Addictions and the associated public health problems of HIV transmission, crime and violence, exact a severe toll on our nation, costing billions annually in health care, lost productivity, and incarceration. As there have been rapid advances in neuroscience and genetics in the past two decades, we need to speed the forward translation of this knowledge into more effective clinical treatments for the addictions. Conversely, for addiction treatments with some known efficacy, we can now apply new neuroscience and genetic tools in backward- translation -- e.g., finding why a treatment works well for some individuals, yet not at all for others. To help meet the need for skilled translational researchers, this application proposes continuation of a successful (17 total trainees; 13 in the current funding period) NIDA T32 Translational Addiction Research Fellowship at the University of Pennsylvania. The (pre- and postdoctoral) training program make explicit a long-standing translational tradition at Penn, integrating clinical and basic research strengths to create trainees, whether clinical or preclinical, Ph.D.s or M.D.s, who will accelerate addiction science in the next decade. The emphasis on translation is reflected at each level of the program - through the Co-PIs (clinical and basic, Drs. Childress and Pierce), the internal and external advisory board members, the formal didactics, the dual (clinical - preclinical) mentoring, and in the trainees' mentored research projects. The translational emphasis of the program is driven by the recognition that addictions are complex disorders, multi-determined by interaction of genetic vulnerabilities, exposure to drug, and a host of modulating (e.g., early trauma ,stress, cultural norms) influences. Trainees are thus offered state-of-the-art knowledge about these interacting determinants through a didactic series specific to the program, and through mentored projects that may range from molecular and genetic studies, to brain systems (neuroscience and neuroimaging), to clinical treatment trials, and drug policy. This wide range of choices is enabled by the long history of excellence in addiction research at the University, reflected in the several academic research Centers (Penn Center for Studies on Addiction; Translational Research Laboratories/CNB; Center for AIDS Research; Center for Integrated Nicotine Research (CIRNA), the Treatment Research Institute, and collaborative laboratories offering skilled, successful mentors to the Fellowship. Mentored research also takes place within several affiliated treatment settings (VA, Presby-Penn, community methadone clinics, and mobile HIV Prevention units), critical for translating new research findings into the real world?.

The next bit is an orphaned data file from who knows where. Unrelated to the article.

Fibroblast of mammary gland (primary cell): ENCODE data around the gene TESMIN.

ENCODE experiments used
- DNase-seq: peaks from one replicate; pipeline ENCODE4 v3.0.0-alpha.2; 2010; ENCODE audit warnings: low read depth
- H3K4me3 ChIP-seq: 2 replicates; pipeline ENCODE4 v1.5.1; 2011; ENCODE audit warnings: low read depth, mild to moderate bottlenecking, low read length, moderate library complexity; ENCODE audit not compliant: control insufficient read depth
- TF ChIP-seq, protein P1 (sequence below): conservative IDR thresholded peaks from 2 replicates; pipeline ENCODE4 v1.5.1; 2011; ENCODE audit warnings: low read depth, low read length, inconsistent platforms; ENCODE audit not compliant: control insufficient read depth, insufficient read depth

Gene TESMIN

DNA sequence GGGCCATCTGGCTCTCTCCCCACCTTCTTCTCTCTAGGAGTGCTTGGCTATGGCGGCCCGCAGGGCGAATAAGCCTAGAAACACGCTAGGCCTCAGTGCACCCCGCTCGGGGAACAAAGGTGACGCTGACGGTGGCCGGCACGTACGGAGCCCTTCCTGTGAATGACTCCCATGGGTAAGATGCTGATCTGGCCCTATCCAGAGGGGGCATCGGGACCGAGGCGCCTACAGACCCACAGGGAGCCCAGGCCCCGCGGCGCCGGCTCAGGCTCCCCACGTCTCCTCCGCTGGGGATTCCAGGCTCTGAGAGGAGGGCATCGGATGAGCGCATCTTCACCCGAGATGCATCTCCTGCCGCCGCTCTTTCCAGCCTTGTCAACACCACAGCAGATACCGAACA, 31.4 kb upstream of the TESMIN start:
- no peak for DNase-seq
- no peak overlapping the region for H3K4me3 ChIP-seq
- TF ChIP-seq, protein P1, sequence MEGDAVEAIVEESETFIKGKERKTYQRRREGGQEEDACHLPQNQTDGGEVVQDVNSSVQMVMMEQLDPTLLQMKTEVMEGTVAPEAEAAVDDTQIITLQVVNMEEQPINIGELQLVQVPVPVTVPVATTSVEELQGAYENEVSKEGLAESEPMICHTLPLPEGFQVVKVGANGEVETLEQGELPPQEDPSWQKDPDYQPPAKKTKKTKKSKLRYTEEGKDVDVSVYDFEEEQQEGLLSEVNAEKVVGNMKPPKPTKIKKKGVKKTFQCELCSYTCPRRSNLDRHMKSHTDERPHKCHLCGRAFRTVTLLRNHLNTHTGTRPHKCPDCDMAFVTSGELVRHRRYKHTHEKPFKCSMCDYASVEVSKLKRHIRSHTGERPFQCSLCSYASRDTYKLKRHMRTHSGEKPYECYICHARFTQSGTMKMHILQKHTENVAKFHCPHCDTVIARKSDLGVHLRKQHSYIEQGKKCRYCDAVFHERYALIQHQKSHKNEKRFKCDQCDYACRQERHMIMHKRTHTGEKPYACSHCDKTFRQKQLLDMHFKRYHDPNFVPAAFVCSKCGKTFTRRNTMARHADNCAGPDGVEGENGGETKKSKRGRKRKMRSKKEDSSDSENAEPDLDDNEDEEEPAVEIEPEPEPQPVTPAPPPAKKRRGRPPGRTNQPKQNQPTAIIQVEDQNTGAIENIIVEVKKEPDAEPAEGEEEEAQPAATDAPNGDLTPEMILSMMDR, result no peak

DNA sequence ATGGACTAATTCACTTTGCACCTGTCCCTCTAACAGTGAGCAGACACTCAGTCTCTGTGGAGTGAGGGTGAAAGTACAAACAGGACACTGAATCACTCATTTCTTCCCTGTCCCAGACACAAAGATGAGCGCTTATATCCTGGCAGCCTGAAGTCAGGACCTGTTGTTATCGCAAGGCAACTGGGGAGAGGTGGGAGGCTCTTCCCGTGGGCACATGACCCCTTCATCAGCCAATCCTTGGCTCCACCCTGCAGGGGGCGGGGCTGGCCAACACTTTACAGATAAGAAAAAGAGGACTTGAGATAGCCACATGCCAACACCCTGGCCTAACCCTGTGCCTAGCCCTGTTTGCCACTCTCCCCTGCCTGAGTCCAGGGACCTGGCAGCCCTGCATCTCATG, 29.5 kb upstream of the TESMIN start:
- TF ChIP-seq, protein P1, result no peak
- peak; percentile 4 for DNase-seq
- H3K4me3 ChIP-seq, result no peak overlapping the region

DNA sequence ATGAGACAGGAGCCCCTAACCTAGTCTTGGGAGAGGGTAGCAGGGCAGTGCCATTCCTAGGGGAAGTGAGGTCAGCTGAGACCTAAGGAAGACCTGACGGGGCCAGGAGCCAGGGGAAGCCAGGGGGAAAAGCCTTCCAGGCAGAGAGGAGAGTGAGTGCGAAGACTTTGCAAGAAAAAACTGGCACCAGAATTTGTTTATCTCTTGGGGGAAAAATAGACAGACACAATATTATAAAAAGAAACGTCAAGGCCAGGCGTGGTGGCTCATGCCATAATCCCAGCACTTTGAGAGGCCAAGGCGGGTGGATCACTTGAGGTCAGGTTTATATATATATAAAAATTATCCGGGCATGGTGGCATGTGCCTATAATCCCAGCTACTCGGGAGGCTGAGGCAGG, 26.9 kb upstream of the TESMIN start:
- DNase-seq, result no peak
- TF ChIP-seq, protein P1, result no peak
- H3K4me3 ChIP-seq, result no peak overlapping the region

Public Health Relevance

The proposed continuation of a recently-funded T32 Translational Addiction Research Fellowship at the University of Pennsylvania will give 4 pre-doctoral and 4 post-doctoral trainees the framework, and the skills, to speed the next generation of effective addiction treatments ? with concomitant benefit for the addiction-linked public health problems of violence, crime and HIV/AIDs.

National Institute of Health (NIH)
National Institute on Drug Abuse (NIDA)
Institutional National Research Service Award (T32)
Project #
Application #
Study Section
Special Emphasis Panel (ZDA1)
Program Officer
Kautz, Mary A
Project Start
Project End
Budget Start
Budget End
Support Year
Fiscal Year
Total Cost
Indirect Cost
University of Pennsylvania
Schools of Medicine
United States
Zip Code
Reilly, Sean W; Makvandi, Mehran; Xu, Kuiying et al. (2018) Rapid Cu-Catalyzed [211At]Astatination and [125I]Iodination of Boronic Esters at Room Temperature. Org Lett 20:1752-1755
Guercio, Leonardo A; Hofmann, Mackenzie E; Swinford-Jackson, Sarah E et al. (2018) A-Kinase Anchoring Protein 150 (AKAP150) Promotes Cocaine Reinstatement by Increasing AMPA Receptor Transmission in the Accumbens Shell. Neuropsychopharmacology 43:1395-1404
Shi, Zhenhao; Wang, An-Li; Jagannathan, Kanchana et al. (2018) Effects of extended-release naltrexone on the brain response to drug-related stimuli in patients with opioid use disorder. J Psychiatry Neurosci 43:170036
Jiang, Ke; Wu, Shi; Shi, Zhenhao et al. (2018) Activations of the dorsolateral prefrontal cortex and thalamus during agentic self-evaluation are negatively associated with trait self-esteem. Brain Res 1692:134-141
Hernandez, Nicole S; Ige, Kelsey Y; Mietlicki-Baase, Elizabeth G et al. (2018) Glucagon-like peptide-1 receptor activation in the ventral tegmental area attenuates cocaine seeking in rats. Neuropsychopharmacology 43:2000-2008
Swinford-Jackson, Sarah E; Pierce, R Christopher (2018) Harmony and heresy of an L-type calcium channel inhibitor: suppression of cocaine seeking via increased dopamine transmission in the nucleus accumbens. Neuropsychopharmacology 43:2335-2336
Reilly, Sean W; Puentes, Laura N; Schmitz, Alexander et al. (2018) Synthesis and evaluation of an AZD2461 [18F]PET probe in non-human primates reveals the PARP-1 inhibitor to be non-blood-brain barrier penetrant. Bioorg Chem 83:242-249
An, Sieun; Han, Xiaochun; Wu, Bing et al. (2018) Neural activation in response to the two sides of emotion. Neurosci Lett 684:140-144
Manners, M T; Yohn, N L; Lahens, N F et al. (2018) Transgenerational inheritance of chronic adolescent stress: Effects of stress response and the amygdala transcriptome. Genes Brain Behav :e12493
Ramey, Tatiana; Regier, Paul S (2018) Cognitive impairment in substance use disorders. CNS Spectr :1-12

Showing the most recent 10 out of 45 publications